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Google chefs host local farmers for "Top of the Crop" event

Google chefs host local farmers for "Top of the Crop" event

The event brings Google chefs and local farmers together, showcasing fresh produce

Google has long been known in Silicon Valley for having one of the best employee food programs, which lets employees eat for free at any Google cafe.

Once the cafes close, Google employees can chose from office "micro-kitchens," providing gourmet coffee machines, cold drinks, fruit, yogurt and snacks 24 hours a day.

But Google chefs aren't satisfied with the degree of food perks they serve up, just yet. Executive chefs are working to get more local food into Google's 29 cafes in San Francisco Bay Area by hosting an event it calls, "Top of the Crop."

It brings Google chefs and local farmers together, showcasing fresh produce, so that the two groups can work more closely together to produce meals that highlight fresh local fare.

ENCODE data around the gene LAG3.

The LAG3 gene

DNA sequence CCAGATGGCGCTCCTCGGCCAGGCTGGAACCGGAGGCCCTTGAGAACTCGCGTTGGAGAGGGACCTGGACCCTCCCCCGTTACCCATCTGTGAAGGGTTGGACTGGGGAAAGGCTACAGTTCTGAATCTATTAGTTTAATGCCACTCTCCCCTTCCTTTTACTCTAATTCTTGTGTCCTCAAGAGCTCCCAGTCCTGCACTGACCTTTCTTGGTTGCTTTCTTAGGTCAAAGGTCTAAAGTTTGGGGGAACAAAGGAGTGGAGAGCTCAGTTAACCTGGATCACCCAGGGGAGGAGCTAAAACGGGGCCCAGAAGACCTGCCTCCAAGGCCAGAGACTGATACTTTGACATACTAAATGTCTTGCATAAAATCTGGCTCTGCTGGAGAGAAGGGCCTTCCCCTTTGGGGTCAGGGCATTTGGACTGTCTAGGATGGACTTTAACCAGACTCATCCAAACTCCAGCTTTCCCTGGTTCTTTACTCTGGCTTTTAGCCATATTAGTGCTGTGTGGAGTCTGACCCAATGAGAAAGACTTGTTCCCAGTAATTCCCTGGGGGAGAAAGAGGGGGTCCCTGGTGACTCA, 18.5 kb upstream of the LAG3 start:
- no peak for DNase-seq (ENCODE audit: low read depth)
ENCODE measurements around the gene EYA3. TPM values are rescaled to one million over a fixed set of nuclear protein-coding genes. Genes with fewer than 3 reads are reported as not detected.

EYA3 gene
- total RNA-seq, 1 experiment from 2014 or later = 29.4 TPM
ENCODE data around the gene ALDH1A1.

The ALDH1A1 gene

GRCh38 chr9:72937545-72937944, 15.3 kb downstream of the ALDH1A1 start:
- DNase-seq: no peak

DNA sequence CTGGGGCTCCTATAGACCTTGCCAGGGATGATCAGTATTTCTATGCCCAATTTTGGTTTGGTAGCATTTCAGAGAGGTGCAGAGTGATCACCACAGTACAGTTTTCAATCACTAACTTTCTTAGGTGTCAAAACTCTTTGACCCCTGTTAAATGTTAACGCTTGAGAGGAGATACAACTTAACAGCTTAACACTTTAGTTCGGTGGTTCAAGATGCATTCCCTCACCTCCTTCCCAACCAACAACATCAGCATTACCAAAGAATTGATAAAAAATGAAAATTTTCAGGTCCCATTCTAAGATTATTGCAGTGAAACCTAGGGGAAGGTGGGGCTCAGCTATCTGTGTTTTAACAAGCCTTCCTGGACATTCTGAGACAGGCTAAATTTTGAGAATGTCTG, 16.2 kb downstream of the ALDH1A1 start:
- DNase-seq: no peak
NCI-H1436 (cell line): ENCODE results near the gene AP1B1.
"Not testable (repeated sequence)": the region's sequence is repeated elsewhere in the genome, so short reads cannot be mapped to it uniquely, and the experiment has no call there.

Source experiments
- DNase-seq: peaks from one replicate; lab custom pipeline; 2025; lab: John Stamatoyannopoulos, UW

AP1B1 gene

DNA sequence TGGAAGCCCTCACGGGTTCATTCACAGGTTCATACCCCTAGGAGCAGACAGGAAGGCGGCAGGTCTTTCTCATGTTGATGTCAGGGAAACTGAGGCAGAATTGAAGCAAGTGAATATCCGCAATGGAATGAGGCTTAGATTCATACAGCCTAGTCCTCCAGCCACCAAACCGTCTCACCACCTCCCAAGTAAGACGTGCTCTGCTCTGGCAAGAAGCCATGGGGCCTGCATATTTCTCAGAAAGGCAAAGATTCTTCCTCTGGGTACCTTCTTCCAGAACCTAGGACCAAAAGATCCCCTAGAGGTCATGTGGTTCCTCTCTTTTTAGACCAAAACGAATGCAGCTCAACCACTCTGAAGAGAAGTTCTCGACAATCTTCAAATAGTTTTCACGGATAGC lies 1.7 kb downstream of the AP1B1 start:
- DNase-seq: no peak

Google said its local and sustainable program takes produce for its San Francisco Bay Area locations from within 150 miles of Google's main campus in Mountain View, California, and its seafood from within 200 miles.

"We really want to offer an abundance of produce," said Scott Giambastiani, an executive chef at Google. "And that's what Googlers typically ask for... we have a young workforce and sure they like the occasional indulgence but overall they want those healthy choices."

Giambastiani said Google makes 4.5 million meals a year, in Mountain View alone. There are 26 Google cafes in Mountain View and another three in other Bay Area locations.

Still, each chef has the autonomy to select the food items he or she wants to serve at each restaurant location. Giambastiani hopes events like Top of the Crop will encourage chefs to go with local and sustainable ingredients over other choices.

Thirty percent of all the food Google buys is considered local and sustainable.

In addition to Top of the Crop, Google chefs also sometimes visit nearby supplier farms and ranches.

"This has been a lot of fun for our chefs," Giambastiani said. "They can talk to farmers, they can share knowledge and kind of pick each other's brain."

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